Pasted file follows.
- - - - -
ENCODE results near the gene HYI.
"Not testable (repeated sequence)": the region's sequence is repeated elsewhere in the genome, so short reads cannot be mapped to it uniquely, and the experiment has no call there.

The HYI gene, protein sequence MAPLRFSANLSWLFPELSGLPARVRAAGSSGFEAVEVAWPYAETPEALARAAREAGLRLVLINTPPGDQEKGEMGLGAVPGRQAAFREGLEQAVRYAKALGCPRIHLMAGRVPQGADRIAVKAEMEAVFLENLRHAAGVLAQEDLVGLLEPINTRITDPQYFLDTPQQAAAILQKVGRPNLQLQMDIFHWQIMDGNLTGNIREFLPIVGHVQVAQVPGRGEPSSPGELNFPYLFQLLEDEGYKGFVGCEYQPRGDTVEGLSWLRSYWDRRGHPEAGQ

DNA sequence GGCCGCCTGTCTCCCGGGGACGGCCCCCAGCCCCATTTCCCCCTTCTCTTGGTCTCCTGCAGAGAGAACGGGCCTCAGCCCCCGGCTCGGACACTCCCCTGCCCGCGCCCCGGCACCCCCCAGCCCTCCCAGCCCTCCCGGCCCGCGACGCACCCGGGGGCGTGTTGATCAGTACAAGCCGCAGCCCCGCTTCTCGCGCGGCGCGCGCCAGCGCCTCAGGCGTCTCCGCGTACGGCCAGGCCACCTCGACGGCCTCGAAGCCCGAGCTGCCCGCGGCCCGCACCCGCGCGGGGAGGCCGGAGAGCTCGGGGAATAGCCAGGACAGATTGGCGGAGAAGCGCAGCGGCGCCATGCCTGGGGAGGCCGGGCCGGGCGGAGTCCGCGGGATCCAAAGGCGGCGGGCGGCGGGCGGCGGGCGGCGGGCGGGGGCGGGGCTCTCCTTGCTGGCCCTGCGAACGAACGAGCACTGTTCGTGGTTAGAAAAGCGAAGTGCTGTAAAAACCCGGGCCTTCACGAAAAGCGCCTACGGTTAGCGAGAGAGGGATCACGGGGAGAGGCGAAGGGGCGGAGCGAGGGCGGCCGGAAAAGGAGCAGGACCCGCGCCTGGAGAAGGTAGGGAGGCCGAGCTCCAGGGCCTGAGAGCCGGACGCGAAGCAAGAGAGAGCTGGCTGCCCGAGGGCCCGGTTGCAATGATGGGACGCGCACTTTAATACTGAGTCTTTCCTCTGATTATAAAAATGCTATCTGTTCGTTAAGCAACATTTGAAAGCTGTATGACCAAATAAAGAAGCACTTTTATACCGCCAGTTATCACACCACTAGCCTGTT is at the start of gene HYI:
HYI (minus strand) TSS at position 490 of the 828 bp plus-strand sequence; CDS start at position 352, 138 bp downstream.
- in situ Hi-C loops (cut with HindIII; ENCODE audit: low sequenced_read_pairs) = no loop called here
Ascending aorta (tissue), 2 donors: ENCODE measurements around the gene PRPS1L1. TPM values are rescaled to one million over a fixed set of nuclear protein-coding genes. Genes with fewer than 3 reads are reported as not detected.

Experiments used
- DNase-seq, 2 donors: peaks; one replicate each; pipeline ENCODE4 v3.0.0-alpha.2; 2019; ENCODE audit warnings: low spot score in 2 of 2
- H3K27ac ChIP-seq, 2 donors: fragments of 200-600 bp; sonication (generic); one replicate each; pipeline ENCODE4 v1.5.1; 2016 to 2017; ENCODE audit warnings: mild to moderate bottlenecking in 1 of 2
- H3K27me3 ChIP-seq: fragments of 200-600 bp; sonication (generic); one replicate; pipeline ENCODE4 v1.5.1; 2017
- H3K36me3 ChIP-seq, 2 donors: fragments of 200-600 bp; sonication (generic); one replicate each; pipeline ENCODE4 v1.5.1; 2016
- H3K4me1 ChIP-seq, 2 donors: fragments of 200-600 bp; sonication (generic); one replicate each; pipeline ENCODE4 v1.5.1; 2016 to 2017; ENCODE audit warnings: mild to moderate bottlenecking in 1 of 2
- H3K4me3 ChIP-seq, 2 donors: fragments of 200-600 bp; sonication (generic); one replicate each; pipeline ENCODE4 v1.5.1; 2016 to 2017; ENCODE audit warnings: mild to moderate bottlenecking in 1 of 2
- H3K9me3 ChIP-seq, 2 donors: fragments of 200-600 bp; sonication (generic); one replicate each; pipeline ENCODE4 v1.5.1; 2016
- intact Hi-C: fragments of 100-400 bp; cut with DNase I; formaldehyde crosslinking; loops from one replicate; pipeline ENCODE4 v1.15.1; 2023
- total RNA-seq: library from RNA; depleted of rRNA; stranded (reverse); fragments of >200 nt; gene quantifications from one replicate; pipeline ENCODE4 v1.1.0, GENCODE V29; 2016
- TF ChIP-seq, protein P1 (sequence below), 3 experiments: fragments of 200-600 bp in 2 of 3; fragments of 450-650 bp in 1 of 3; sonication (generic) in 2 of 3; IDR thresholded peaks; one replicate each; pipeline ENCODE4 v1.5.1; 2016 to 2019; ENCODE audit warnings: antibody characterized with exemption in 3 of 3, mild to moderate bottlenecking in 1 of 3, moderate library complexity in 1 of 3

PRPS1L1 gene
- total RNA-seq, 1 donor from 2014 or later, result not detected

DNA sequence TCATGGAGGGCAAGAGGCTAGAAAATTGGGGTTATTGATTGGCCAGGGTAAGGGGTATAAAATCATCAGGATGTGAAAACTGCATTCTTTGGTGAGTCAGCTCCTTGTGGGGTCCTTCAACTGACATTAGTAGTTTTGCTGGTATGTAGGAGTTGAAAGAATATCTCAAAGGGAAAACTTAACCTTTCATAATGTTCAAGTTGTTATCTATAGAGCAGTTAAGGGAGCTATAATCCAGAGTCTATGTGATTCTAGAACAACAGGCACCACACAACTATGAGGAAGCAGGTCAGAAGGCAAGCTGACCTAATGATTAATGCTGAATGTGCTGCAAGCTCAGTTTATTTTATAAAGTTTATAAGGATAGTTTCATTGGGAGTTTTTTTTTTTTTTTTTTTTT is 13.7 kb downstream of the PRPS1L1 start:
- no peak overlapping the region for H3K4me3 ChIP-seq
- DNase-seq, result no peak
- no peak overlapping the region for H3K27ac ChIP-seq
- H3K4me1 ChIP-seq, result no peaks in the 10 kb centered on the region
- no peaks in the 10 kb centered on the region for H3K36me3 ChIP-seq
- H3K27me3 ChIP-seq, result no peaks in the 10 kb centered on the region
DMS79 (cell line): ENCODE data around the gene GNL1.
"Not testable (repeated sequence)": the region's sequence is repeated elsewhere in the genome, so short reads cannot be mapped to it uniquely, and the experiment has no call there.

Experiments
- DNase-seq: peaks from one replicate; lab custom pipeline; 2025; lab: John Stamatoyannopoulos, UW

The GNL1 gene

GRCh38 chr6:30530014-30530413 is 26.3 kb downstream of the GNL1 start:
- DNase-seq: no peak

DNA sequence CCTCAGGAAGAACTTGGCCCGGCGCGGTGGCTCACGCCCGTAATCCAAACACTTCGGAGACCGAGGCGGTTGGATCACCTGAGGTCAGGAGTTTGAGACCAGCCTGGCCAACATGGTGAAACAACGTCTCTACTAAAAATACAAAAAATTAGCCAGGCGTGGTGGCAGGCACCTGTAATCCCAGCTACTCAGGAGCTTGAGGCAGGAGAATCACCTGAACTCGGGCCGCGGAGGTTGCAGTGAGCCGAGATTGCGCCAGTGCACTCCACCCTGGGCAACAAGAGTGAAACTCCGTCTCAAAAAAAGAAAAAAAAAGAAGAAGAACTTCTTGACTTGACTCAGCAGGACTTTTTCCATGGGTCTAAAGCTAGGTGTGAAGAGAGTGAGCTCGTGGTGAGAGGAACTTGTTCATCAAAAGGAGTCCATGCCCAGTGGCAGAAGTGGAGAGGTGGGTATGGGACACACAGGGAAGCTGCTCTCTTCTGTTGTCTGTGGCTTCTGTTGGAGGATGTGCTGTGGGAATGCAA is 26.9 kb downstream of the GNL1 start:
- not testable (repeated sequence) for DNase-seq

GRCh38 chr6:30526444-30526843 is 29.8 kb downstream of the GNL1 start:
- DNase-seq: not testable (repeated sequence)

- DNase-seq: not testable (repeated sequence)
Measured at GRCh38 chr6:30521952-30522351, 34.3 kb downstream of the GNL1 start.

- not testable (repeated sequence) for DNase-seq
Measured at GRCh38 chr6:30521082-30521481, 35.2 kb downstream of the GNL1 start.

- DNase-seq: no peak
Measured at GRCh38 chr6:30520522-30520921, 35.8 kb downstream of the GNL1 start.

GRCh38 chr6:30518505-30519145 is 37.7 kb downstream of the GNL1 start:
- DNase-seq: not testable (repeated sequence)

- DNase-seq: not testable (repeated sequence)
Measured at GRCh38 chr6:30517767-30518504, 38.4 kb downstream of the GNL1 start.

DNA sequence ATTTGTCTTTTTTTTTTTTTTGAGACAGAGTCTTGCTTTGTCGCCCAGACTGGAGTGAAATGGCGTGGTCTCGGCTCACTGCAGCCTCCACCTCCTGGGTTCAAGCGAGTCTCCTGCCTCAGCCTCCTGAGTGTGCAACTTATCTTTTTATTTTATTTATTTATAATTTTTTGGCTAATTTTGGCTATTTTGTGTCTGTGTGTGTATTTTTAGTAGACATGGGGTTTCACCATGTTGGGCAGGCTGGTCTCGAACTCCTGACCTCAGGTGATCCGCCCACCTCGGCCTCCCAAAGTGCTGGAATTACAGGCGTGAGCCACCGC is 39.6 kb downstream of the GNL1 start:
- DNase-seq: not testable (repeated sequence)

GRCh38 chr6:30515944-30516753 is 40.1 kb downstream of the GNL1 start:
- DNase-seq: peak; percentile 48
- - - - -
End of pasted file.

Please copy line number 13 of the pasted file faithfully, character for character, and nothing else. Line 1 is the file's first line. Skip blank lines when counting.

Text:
- H3K4me1 ChIP-seq, 2 donors: fragments of 200-600 bp; sonication (generic); one replicate each; pipeline ENCODE4 v1.5.1; 2016 to 2017; ENCODE audit warnings: mild to moderate bottlenecking in 1 of 2